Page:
[Tested] New Fox 32 SC



After a great deal of hype from leaked photos online, FOX finally is showing off details on their new “step cast” version of the 32.  In both 27.5 and 29″ wheel sizes, the 100mm travel fork is the lightest production fork they’ve made to date.  Details below.



  • 15QR x 110 Boost and 15QR x 100 Kabolt axle options
  • 27.5” and 29” wheel options
  • 100mm travel
  • FIT4 and FIT GRIP three position damper for improved control
  • Lockout for increased efficiency
  • Factory Series models feature Genuine Kashima Coat
  • Gloss Orange, Matte Black, Gloss White



32 SC Chassis Design

The distinct shape of the lower leg design isn’t just for looks. The 32 Step-Cast (SC) chassis uses a narrow stance to save weight and the step design makes room for the spokes and brake rotor. The 32 SC features 32 mm upper tubes and ample bushing overlap for a quality ride and the hollowed out lower legs provide even more weight savings.

•  120mm upper tube spacing (32 model uses 130mm)
•  Max tire size 2.3”
•  Max rotor size: 27.5”- 180mm, 29” – 203mm
•  Rake: 27.5” – 44mm, 29” – 44mm or 51mm




•  32 SC 27.5 100mm = 1,355g / 2.98lb
**225g / 0.49lb less than MY16 32
•  32 SC 29 100mm = 1,360g / 2.99lb
**255g / 0.56lb less than MY16 32




•  Upgraded to our proven FIT RC2 10mm shaft architecture
•  10mm shaft provides more oil flow through the base valve
•  Dual circuit rebound allows more controlled return from hard hits and quicker recovery from successive impacts
•  32 SC-specific cartridge design and damping tune
•  3-position on-the-fly adjustment – Open, Medium, Firm
•  Fine tuning in Open mode with wide range low-speed compression adjuster – 22 clicks
•  Forks with optional remote will retain fine tuning in Open mode with wide range low-speed compression adjuster – 22 clicks


Fit Grip

Inspired from moto, the new GRIP damper uses our FIT sealed cartridge technology combined with a coil-sprung, independent floating piston. GRIP allows excess oil to purge through specially designed ports at the top of the damper to maintain consistent damping and increase durability. Performance Series forks provide Open, Medium, and Firm modes with additional micro-adjust between settings.

Float Air Spring

•  Self-equalizing positive/negative air spring
•  Utilizes our patented FLOAT shock transfer port technology, first introduced in our circa 1999 FLOAT shock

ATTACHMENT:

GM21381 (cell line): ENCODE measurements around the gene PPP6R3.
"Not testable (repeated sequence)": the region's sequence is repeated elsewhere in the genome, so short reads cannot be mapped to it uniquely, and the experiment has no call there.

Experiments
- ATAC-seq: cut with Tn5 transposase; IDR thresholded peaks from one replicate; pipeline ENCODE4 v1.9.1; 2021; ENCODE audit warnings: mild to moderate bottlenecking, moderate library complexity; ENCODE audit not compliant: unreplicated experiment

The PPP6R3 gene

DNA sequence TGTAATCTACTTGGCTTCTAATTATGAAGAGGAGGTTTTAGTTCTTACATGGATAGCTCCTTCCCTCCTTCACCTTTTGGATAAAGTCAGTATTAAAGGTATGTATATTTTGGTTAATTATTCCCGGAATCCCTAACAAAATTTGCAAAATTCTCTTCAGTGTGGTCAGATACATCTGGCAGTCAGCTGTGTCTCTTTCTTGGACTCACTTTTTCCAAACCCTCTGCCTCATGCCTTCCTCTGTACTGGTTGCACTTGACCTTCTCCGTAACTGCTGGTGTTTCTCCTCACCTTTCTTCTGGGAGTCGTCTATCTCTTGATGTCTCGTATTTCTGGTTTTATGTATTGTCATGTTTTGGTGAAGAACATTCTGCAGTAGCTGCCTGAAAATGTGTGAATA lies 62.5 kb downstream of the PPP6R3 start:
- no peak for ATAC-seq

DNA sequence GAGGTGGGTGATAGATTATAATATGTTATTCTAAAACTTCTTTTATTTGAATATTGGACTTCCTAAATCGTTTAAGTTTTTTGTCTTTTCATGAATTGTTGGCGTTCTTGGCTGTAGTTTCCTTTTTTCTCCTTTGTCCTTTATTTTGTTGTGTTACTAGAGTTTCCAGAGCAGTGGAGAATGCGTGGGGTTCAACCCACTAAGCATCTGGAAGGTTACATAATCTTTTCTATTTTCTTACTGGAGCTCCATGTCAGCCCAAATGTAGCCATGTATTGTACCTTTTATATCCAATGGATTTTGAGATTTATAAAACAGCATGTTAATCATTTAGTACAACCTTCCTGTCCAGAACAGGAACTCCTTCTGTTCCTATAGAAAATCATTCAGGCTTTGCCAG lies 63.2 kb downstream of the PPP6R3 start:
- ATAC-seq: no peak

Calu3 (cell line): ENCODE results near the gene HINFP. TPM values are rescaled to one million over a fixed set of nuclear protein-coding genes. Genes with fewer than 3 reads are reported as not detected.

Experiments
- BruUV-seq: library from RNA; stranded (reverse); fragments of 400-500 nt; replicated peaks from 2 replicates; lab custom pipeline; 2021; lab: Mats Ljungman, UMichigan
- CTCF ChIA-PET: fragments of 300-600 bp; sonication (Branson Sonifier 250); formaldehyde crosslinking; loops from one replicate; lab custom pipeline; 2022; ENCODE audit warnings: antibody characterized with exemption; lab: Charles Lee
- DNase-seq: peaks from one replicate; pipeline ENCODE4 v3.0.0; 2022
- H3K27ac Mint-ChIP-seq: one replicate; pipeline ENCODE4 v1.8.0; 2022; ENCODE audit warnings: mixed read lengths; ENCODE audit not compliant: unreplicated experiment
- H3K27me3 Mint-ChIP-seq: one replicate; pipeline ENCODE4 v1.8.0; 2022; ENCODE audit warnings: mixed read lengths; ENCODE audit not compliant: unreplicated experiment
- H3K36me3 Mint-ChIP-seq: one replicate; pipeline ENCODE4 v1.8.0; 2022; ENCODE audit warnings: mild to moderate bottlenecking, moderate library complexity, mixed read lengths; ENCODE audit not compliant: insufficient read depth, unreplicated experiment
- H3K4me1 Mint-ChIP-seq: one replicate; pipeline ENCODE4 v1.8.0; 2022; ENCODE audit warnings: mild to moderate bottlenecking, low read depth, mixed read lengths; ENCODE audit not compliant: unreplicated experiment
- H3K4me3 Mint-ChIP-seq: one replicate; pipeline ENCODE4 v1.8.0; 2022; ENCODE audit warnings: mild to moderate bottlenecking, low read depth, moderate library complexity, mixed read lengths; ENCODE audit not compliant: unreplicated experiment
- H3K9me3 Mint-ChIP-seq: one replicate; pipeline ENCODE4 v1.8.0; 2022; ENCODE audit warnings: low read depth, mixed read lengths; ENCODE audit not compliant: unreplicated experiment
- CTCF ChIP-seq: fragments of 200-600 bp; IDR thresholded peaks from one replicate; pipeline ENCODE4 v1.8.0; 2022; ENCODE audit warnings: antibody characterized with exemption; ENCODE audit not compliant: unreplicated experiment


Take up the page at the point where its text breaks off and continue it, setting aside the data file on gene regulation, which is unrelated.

•  Smoother performance with reduced friction
•  Less vibration feedback through handlebar
•  Highly tunable with air volume spacers
•  Adjust the amount of mid stroke and bottom out resistance


Screen Shot 2016-04-04 at 9.49.53 PM


May 2016

On the trail

Fox provided us a 27.5″ 32 with boost, and a Heist 24 boost Easton wheel. Our bike of choice was a Bianchi Methanol 27.1 that, with the new 32 and without pedals, tipped the scale at 8.980 grams. The fork weighed 1.357 grams, after we cut the steerer. We have to admit that the weight let our jaws drop, and that we were quite concerned about the rigidity of the fork when riding. Well, we were wrong: the new 32 is stiffer than the older one, and it’s precise both in the turns and when braking. Remember that feeling of the front wheel getting closer and closer to the down tube when braking at the limit? That’s not the case with the new 32.


Let’s be clear: we are talking about an XC fork, not to be confused with a sturdy 36. All of our considerations are relative to the intended use of this product, but we feel pretty comfortable to say that there has been a big improvement in structural stiffness. This is probably a combination between the new chassis and the boost system.

The damping is quite similar to the 34, and that’s because the FIT4 cartridge is pretty much the same in terms of feel : very sensitive to small bumps, sits high in the travel even on steep tracks and as progressive as a race fork should be. Our test fork had only one spacer in the air spring, and that’s the setup all production forks will ship with. Still, the progression felt perfect, especially if we consider the short travel (100mm) and therefore the ease of using it all on technical trails. All in all, it’s almost like a safety feature, knowing you are not to bottoming out when you are racing at 180 bpm heartrate.


The black fine tuning knob for the low speed compression didn’t affect the damping as much as we expected: the difference between the full open and full closed positions is quite small. However, the “firm” position of the blue knob is a complete lockout.

The through axle has no quick release, and that is ok on a racing fork. If you are competing in a marathon race (granfondo), where you don’t have a mechanic waiting for you at the tech zone, this could cost you a few seconds.


Fox rounds up its revisited single crown forks lineup with the 32: after putting on the market great forks like the 36 and the 34 in the past two years, the Californian brand follows up with a high performance XC product. The low weight will attract a lot of cross country riders who will be quite pleased that the weight is only one positive aspect of the new 32. The new hydraulics and the new chassis set the mark for high performance in the XC segment. Now it’s up to the competitors to respond.



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